cover image Cassandra Speaks: When Women Are the Storytellers, the Human Story Changes

Cassandra Speaks: When Women Are the Storytellers, the Human Story Changes

Elizabeth Lesser. Harper Wave, $27.99 (304p) ISBN 978-0-06-288718-4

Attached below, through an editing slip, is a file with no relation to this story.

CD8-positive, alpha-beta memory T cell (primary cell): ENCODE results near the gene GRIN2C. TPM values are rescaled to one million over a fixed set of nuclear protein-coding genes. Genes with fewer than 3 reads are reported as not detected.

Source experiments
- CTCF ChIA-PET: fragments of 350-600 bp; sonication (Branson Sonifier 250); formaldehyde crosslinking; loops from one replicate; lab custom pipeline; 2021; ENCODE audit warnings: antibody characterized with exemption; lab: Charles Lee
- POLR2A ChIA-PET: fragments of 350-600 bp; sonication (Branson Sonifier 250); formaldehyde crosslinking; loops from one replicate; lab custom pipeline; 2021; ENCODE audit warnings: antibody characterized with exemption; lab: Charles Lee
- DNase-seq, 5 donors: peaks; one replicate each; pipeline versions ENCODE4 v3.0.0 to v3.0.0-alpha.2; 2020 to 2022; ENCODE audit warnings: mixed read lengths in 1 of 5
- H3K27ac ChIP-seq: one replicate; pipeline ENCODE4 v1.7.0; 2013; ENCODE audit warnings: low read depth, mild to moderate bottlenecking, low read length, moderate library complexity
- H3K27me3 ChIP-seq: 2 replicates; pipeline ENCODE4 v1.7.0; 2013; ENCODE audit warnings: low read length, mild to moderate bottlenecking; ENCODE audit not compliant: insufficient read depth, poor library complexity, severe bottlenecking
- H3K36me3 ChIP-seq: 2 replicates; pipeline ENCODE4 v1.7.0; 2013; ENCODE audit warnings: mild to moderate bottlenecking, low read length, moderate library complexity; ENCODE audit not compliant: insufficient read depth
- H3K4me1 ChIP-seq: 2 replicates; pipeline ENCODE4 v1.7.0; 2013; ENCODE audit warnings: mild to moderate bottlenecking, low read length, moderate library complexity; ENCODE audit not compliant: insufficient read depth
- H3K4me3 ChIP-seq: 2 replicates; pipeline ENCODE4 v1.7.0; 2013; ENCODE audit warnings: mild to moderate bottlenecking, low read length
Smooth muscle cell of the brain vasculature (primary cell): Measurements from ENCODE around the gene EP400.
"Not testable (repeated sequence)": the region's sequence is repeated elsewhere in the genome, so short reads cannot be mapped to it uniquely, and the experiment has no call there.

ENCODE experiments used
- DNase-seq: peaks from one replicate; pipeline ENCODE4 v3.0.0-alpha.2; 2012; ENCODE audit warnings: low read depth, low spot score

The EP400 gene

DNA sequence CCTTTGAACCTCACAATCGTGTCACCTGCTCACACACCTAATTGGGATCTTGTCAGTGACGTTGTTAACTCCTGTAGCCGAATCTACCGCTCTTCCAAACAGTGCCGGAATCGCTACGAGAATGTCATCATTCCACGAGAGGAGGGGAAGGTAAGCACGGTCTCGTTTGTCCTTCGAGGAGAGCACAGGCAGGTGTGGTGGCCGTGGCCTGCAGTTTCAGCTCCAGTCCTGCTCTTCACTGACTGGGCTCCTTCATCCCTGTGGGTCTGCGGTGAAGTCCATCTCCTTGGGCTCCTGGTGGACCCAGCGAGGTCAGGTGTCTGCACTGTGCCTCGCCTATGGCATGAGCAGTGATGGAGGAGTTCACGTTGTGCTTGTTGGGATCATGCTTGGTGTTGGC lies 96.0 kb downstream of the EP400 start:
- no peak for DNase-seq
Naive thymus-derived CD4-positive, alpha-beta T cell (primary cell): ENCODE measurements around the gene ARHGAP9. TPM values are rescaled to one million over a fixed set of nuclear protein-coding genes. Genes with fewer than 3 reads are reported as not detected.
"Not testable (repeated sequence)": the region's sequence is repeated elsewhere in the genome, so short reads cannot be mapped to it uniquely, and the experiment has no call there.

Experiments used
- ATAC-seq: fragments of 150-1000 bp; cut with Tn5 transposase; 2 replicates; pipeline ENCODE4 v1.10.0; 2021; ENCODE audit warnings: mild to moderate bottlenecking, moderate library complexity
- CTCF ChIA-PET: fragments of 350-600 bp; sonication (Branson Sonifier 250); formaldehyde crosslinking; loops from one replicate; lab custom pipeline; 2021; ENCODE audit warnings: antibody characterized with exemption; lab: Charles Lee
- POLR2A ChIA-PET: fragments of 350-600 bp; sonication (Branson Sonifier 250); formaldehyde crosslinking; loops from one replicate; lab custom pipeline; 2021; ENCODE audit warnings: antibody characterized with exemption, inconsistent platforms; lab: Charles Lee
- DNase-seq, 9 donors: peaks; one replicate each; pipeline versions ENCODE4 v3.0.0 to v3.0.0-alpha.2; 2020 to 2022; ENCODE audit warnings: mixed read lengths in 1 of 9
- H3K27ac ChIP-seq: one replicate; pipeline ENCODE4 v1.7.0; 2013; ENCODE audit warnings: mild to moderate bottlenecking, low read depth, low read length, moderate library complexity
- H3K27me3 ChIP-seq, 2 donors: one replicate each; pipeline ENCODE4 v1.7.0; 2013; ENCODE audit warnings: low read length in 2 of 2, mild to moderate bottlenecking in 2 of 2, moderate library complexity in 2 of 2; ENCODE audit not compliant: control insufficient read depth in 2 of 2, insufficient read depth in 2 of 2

Omega Institute cofounder Lesser (Marrow) demonstrates how myth, religion, and history minimize women’s voices and values in this lucid and ultimately optimistic account. Criticizing traditional, male-dominated lists of great books and histories that glorify war, Lesser suggests alternative stories of women who “meet adversity with love,” such as Malala Yousafzai, Antoinette Tuff, and Tammy Duckworth. She advocates “innervism” as a corollary to feminist activism, encouraging women to focus on looking at “our blind spots, our projections, our hypocrisies,” and offers detailed meditation exercises to help women learn how to “Do No Harm and Take No Shit” and find the courage to “give clear voice to... healthy anger.” Citing her work helping 9/11 first responders to overcome their “strong and silent” conditioning and share their feelings, Lesser ties the cultural devaluing of women with the discrediting of feminine-coded values like empathy, sharing, and care, and argues that leaning into these values would improve the world for men and women alike. Emphasizing individual over community work, Lesser does not address whether it’s necessary to build spaces in which women can be heard, and her guidance on how women can tell their own stories is minimal. Still, readers will find this lucid and detailed presentation of feminist ideas motivating. Agent: Henry Dunow. (Sept.)